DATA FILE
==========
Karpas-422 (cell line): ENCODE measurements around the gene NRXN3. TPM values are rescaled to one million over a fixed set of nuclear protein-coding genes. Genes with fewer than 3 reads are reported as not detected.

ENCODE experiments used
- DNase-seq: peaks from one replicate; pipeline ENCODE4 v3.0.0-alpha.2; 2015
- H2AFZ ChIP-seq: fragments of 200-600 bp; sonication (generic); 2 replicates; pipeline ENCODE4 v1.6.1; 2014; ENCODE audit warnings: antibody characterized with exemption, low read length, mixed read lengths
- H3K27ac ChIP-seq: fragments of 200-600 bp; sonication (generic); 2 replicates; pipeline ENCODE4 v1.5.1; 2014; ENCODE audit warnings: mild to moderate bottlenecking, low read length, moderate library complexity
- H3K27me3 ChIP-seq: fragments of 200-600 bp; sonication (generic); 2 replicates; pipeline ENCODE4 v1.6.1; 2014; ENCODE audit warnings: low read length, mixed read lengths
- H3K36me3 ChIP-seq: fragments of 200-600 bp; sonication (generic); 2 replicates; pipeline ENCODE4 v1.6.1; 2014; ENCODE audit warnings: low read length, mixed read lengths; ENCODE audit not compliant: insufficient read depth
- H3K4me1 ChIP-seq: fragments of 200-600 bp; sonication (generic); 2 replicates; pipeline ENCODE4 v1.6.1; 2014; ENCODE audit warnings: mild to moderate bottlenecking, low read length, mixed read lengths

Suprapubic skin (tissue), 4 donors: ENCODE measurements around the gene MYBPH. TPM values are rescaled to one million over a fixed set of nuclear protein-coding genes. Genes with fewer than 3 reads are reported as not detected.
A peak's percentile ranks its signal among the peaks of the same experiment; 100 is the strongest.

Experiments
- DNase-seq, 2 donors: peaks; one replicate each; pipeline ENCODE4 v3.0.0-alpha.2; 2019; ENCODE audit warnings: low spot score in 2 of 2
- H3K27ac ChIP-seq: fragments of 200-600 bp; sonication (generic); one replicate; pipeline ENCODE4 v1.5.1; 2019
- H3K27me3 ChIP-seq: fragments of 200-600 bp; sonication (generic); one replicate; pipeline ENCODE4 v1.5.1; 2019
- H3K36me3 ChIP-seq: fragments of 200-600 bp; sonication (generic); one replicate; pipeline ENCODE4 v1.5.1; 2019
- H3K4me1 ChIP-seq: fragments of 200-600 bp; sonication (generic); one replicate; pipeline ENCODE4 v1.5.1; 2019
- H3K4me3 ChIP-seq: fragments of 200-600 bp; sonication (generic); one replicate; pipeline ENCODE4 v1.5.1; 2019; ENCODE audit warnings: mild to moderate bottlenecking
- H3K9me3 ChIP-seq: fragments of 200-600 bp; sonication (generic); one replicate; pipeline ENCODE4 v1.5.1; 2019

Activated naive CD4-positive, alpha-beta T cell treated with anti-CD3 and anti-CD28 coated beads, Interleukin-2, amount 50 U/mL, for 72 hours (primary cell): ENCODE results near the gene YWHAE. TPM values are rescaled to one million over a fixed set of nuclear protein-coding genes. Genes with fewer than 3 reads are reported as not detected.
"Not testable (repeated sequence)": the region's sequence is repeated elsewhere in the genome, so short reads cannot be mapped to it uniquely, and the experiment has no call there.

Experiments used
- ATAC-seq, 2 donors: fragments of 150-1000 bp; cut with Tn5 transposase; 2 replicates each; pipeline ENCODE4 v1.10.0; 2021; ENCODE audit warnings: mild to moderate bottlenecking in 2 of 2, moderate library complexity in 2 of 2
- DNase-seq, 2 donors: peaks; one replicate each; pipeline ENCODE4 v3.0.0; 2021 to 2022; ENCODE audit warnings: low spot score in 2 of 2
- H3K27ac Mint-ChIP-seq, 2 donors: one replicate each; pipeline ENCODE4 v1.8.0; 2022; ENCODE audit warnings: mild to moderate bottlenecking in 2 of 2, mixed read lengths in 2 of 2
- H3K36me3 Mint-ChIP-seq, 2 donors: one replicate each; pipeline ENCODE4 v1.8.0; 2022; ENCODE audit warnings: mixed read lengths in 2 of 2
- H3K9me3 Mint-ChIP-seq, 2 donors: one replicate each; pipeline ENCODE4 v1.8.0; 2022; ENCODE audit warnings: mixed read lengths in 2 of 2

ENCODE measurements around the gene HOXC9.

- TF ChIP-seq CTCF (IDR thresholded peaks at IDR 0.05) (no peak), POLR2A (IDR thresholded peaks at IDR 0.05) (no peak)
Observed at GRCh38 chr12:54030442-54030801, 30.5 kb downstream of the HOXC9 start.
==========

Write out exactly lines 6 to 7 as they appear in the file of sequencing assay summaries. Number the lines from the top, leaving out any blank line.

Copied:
- H3K27me3 ChIP-seq: fragments of 200-600 bp; sonication (generic); 2 replicates; pipeline ENCODE4 v1.6.1; 2014; ENCODE audit warnings: low read length, mixed read lengths
- H3K36me3 ChIP-seq: fragments of 200-600 bp; sonication (generic); 2 replicates; pipeline ENCODE4 v1.6.1; 2014; ENCODE audit warnings: low read length, mixed read lengths; ENCODE audit not compliant: insufficient read depth